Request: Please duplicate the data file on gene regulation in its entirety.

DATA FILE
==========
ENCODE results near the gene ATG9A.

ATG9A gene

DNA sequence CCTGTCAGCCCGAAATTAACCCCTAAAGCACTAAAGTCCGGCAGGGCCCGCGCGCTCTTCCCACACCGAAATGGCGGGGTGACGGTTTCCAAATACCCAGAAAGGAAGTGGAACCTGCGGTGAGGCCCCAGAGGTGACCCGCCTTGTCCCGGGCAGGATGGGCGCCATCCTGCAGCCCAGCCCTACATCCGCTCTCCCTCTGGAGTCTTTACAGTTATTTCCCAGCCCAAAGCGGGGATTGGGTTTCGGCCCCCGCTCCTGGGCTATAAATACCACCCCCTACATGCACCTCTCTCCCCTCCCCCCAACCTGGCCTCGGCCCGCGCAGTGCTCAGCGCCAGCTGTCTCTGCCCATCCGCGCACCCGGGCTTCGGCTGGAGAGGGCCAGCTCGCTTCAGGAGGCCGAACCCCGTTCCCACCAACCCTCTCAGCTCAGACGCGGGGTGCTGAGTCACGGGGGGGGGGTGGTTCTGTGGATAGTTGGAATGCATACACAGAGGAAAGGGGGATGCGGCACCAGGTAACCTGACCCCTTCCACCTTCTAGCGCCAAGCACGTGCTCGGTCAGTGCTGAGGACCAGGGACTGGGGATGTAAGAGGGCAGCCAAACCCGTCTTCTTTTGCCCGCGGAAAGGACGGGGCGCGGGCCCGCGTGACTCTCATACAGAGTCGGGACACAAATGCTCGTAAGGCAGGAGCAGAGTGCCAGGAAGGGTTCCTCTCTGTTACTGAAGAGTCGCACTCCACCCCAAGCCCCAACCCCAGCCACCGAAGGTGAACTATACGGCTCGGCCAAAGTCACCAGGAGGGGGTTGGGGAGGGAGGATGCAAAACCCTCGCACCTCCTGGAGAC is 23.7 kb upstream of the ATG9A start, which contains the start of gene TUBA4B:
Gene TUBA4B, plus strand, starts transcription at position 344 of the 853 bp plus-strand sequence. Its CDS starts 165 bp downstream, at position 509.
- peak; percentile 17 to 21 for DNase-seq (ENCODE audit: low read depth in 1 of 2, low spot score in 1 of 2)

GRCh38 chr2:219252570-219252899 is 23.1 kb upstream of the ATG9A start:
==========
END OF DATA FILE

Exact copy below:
ENCODE results near the gene ATG9A.

ATG9A gene

DNA sequence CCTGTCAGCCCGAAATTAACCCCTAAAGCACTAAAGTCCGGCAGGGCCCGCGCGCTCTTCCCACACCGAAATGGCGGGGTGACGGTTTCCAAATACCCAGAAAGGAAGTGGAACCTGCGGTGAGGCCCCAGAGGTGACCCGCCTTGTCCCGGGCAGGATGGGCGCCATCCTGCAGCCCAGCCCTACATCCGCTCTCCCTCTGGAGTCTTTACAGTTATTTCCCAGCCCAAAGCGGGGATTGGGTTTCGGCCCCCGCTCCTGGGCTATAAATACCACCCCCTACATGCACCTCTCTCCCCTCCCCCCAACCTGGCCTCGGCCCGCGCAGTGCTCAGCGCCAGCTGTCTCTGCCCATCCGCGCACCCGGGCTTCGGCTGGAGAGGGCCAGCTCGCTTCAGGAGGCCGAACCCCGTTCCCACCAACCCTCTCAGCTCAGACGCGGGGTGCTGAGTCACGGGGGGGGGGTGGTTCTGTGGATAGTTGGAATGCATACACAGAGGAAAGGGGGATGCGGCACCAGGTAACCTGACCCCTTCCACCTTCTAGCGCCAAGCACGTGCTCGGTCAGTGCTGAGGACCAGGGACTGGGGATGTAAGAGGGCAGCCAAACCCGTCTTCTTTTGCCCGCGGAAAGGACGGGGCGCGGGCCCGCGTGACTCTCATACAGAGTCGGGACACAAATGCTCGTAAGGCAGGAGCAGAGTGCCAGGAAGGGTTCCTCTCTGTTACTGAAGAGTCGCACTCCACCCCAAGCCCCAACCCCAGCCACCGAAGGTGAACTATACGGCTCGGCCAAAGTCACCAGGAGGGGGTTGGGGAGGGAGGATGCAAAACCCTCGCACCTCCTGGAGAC is 23.7 kb upstream of the ATG9A start, which contains the start of gene TUBA4B:
Gene TUBA4B, plus strand, starts transcription at position 344 of the 853 bp plus-strand sequence. Its CDS starts 165 bp downstream, at position 509.
- peak; percentile 17 to 21 for DNase-seq (ENCODE audit: low read depth in 1 of 2, low spot score in 1 of 2)

GRCh38 chr2:219252570-219252899 is 23.1 kb upstream of the ATG9A start: